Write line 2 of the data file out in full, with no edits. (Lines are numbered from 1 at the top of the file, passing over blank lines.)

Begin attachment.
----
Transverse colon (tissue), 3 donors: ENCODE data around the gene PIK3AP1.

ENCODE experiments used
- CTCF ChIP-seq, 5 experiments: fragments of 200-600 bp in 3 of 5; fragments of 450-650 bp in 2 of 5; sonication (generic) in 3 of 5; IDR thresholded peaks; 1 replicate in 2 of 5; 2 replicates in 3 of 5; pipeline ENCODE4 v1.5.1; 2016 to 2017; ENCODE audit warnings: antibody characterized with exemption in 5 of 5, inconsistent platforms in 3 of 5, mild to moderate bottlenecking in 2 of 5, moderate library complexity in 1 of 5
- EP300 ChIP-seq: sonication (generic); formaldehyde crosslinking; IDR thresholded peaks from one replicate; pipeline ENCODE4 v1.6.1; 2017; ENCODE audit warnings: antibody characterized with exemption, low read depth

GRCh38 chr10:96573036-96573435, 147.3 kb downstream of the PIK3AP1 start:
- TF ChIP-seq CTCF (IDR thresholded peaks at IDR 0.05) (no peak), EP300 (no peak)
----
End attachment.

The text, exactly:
ENCODE experiments used